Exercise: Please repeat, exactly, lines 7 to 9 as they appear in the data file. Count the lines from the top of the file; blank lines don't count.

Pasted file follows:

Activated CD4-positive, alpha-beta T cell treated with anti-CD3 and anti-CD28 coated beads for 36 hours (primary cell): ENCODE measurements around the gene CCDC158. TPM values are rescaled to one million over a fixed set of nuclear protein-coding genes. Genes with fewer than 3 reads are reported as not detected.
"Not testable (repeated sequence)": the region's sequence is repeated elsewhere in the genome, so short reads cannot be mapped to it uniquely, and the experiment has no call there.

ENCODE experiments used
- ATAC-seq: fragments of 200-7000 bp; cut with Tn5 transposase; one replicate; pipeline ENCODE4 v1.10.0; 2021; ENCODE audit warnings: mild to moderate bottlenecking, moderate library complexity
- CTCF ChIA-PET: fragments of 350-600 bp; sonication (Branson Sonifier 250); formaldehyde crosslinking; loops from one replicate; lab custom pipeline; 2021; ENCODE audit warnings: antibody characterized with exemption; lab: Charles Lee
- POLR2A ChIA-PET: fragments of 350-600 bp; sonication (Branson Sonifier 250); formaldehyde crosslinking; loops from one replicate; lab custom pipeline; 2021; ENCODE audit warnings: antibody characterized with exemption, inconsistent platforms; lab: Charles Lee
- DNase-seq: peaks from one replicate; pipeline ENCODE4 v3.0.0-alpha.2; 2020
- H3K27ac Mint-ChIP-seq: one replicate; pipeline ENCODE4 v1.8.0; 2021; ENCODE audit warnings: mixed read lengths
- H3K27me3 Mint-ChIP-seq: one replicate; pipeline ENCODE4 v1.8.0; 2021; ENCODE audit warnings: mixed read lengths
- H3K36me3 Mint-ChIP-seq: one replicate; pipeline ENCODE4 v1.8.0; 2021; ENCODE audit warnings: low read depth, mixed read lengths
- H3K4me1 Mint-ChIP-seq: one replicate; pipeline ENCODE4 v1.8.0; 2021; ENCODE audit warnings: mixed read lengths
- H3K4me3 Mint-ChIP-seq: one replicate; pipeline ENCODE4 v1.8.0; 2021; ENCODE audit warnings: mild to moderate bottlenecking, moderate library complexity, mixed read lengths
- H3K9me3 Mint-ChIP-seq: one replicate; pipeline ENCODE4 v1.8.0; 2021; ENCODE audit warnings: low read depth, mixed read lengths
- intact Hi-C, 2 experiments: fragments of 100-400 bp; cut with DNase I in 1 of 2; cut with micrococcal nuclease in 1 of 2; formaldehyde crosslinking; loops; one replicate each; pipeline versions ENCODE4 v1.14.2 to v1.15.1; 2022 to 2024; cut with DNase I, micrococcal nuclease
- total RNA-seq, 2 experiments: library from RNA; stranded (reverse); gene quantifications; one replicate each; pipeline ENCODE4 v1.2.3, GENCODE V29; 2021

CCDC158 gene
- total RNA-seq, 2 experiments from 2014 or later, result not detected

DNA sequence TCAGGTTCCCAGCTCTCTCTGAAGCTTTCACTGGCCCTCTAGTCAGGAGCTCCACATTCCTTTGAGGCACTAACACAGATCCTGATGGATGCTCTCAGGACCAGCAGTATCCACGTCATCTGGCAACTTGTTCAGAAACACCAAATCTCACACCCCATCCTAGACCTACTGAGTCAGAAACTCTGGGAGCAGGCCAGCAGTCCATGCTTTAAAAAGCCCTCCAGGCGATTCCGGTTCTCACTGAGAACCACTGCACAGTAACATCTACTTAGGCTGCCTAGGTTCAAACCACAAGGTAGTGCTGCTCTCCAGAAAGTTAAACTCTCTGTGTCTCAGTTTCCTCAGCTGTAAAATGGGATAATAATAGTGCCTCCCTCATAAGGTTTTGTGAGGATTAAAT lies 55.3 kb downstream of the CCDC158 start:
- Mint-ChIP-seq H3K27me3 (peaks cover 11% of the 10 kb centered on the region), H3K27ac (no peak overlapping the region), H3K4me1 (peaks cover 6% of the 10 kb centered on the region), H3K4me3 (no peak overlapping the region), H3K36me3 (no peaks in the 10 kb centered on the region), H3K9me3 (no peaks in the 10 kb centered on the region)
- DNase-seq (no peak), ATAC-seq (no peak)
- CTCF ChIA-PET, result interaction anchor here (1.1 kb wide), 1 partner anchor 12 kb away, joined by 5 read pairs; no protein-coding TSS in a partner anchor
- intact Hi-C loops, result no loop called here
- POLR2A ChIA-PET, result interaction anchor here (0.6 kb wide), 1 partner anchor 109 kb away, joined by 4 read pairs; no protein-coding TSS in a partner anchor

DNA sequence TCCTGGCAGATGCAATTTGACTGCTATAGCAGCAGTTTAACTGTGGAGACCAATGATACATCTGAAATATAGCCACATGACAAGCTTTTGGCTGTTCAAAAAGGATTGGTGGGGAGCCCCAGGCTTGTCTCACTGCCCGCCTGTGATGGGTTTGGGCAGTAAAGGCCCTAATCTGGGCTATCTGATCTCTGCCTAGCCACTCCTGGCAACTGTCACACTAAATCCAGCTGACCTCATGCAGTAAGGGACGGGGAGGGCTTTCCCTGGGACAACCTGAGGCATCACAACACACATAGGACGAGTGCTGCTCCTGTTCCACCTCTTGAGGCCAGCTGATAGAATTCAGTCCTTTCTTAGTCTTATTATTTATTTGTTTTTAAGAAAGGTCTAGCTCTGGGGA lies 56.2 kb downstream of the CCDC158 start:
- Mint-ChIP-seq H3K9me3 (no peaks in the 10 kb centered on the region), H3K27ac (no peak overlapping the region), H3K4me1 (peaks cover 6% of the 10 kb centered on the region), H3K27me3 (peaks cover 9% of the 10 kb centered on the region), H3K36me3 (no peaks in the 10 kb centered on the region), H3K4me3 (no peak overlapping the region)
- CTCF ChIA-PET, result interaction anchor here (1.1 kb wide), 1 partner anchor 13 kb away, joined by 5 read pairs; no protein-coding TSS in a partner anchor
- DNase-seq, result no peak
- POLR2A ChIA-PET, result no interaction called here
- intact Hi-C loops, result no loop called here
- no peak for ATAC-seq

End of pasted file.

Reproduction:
- DNase-seq: peaks from one replicate; pipeline ENCODE4 v3.0.0-alpha.2; 2020
- H3K27ac Mint-ChIP-seq: one replicate; pipeline ENCODE4 v1.8.0; 2021; ENCODE audit warnings: mixed read lengths
- H3K27me3 Mint-ChIP-seq: one replicate; pipeline ENCODE4 v1.8.0; 2021; ENCODE audit warnings: mixed read lengths